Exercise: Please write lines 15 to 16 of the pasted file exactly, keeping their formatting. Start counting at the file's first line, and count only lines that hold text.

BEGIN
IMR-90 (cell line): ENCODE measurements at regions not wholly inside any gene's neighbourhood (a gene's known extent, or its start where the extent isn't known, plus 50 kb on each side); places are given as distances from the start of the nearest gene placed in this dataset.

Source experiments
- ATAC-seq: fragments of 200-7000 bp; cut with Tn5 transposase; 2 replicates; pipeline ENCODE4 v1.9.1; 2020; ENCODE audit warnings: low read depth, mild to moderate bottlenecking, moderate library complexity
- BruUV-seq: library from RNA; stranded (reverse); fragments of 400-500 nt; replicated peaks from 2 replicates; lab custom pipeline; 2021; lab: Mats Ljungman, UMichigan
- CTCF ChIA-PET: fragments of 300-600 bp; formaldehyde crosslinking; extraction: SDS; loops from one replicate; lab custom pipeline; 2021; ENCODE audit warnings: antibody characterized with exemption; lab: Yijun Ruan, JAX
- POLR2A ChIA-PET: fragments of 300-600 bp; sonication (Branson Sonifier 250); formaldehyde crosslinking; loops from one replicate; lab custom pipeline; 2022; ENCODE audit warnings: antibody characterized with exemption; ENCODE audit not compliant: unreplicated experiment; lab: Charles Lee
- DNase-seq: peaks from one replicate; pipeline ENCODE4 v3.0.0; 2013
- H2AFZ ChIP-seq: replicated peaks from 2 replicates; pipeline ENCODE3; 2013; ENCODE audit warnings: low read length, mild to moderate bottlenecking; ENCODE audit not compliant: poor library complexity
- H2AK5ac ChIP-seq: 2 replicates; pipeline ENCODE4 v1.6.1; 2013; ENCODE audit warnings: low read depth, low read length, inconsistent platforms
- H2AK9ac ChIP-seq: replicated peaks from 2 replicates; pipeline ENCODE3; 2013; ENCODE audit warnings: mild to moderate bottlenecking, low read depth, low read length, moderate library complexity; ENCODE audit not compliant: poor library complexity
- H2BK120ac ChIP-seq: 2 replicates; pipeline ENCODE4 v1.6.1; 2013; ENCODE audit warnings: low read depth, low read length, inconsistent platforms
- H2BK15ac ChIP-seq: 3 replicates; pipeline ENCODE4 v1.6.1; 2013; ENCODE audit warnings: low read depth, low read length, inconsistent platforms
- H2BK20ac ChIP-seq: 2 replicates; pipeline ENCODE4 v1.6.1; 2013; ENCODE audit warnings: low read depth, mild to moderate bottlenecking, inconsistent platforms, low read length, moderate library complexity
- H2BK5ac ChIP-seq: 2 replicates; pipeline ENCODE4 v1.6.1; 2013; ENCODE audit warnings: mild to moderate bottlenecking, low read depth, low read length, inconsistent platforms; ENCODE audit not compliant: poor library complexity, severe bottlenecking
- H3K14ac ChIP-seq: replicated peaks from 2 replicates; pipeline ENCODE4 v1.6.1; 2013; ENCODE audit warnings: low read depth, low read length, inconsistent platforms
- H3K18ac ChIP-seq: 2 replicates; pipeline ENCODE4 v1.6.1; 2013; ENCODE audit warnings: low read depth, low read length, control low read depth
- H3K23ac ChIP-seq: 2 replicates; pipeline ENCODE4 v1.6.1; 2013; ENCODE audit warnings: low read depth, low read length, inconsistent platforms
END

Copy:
- H3K14ac ChIP-seq: replicated peaks from 2 replicates; pipeline ENCODE4 v1.6.1; 2013; ENCODE audit warnings: low read depth, low read length, inconsistent platforms
- H3K18ac ChIP-seq: 2 replicates; pipeline ENCODE4 v1.6.1; 2013; ENCODE audit warnings: low read depth, low read length, control low read depth